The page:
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Uplifting Picture Books That Don't Preach
Jay and the Bounty of Books
Jay and the Bounty of Books
by Randall Ivey, illustrated by Chuck Galey
Pelican Publishing Company,(February 2007)
Jay went out and played but soon grew bored.
"Mom, it's time for 'The Robot Warriors.' And after that it's 'Super-Duper Pup.'"
Jays' mother shook her head and said, "An eight-year-old boy should not be bored. I will fix that for you."
She drove Jay to the library and helped him pick out books.
Jay took his books to the backyard and read about pirates and robots and green-necked dinosaurs with scarlet tongues and chimpanzees dancing on the moon. The books took him everywhere imaginable.
--Jay and the Bounty of Books by Randall Ivey, illustrated by Chuck Galey, p. 3-5.
Jay watches TV all summer--too much TV--so his mother drives him to the library and helps him pick out books. Jay quickly discovers that he loves books, and begins devouring them--only to find that he's suddenly, quite literally, become a giant. Neighbors stare, television crews come, but no one knows what to do--until one professor suggests that he needs to share some of the stories he's learned with other people. Once Jay does that, he returns to normal size. This is a fun, enjoyable fantasy about books and the ways they can feed us. If you love books, this book should appeal to you; it is an overt celebration of books and reading. Ivey's text has a story teller feel, using specific details to help make the story come alive (green-necked dinosaurs with scarlet tongues). It's also very imaginative, taking a metaphor and making it literal in the story--that Jay becomes so full of the stories he reads, and all that they give him, that he grows. This is a neat concept that may appeal to readers on several levels--the idea of becoming an actual giant, and the idea that books can metaphorically feed you. At times the text falters a little. There are major point-of-view shifts, from Jay's mother, to Jay, and back again. Sometimes it feels like we lose Jay a little. I would have liked to see the story clearly set in one point of view where the reader could easily identify with the main character. And though I can understand how everything would appear to be toys to a giant boy, his acting as if the police cars were toys seemed to come out of nowhere, and contrasted with his treating everyone else with respect. It also felt like the actions of a younger child. I really enjoyed the celebration of books in this story. However, I wasn't sure I believed Jay's abrupt transition from TV addict to avid reader. I wanted just a little more attention and detail on Jay switching from TV to loving books, to help make it seem more believable. I also wasn't sure I believed how quickly Jay turned into a giant after he'd started to read. At times it felt like there were brief gaps in the story. Jay and his mother address each other formally; some readers may find this unusual or offputting, while others may relate to it (Jay calls his mother both "Mom" and "ma'am," and Jay's mother calls him "son".). THere's a lot of text in this picture book, so it may be more suited for older or more mature readers. I was left wanting a tiny bit more closure, to wrap things up with Jay and his family on an emotional note--but that could just be me. Overall, the book was quite satisfying. This is an enjoyable fantasy that encourages readers to read--suggesting that they become giants with all the stories they ingest, and making that literal in the book. Galey's ( )mixed media illustrations (which appear to be pencil and tempera) are Galey depicts TV-watching Jay as suitable tired, dissociated, dumbed out, and overly sated by books; that looks is familiar to people who've watched a few hours of TV non-stop. It's lovely how the characters from each of his books are huge next to Jay as he reads.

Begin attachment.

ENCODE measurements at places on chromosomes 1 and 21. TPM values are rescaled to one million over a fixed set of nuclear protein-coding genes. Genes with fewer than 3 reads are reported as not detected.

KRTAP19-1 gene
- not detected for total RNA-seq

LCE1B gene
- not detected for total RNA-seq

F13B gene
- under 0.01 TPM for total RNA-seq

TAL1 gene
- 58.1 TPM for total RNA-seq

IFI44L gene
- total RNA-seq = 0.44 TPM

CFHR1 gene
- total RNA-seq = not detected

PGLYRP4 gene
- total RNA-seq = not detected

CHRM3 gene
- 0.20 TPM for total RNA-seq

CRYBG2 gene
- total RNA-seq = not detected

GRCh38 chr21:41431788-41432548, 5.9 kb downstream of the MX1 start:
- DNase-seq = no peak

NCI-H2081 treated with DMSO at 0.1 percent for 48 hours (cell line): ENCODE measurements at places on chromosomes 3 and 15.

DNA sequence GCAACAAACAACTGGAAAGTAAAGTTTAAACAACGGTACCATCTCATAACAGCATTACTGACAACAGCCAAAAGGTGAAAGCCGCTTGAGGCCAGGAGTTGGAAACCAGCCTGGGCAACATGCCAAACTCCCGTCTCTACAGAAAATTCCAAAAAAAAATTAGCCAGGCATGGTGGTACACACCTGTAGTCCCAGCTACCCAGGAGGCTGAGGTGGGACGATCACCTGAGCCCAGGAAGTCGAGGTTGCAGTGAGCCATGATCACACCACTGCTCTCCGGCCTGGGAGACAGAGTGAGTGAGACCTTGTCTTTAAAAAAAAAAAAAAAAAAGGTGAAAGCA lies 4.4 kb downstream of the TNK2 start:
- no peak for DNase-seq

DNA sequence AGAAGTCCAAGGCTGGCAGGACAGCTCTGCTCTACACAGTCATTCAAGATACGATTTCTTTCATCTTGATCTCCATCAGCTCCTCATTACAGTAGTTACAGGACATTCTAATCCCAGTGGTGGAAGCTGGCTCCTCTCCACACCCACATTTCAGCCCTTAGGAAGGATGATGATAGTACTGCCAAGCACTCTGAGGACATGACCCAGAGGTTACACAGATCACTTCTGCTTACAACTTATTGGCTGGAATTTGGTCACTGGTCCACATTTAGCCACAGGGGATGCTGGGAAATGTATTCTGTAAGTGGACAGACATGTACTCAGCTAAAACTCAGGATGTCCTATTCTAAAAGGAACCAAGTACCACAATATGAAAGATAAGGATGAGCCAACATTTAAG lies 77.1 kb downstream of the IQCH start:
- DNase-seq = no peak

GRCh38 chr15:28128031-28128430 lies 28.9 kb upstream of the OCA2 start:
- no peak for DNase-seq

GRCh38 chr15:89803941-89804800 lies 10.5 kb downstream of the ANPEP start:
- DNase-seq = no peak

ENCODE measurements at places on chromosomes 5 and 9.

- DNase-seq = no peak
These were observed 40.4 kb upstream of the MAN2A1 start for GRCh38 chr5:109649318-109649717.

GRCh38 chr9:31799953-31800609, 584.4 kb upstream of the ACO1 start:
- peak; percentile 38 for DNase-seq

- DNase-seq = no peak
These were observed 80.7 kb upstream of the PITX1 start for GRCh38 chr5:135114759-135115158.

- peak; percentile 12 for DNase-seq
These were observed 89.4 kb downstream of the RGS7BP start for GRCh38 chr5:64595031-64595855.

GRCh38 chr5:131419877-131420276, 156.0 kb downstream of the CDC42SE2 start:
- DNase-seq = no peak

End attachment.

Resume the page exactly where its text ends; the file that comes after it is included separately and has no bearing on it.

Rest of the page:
-Added June 13, 2007
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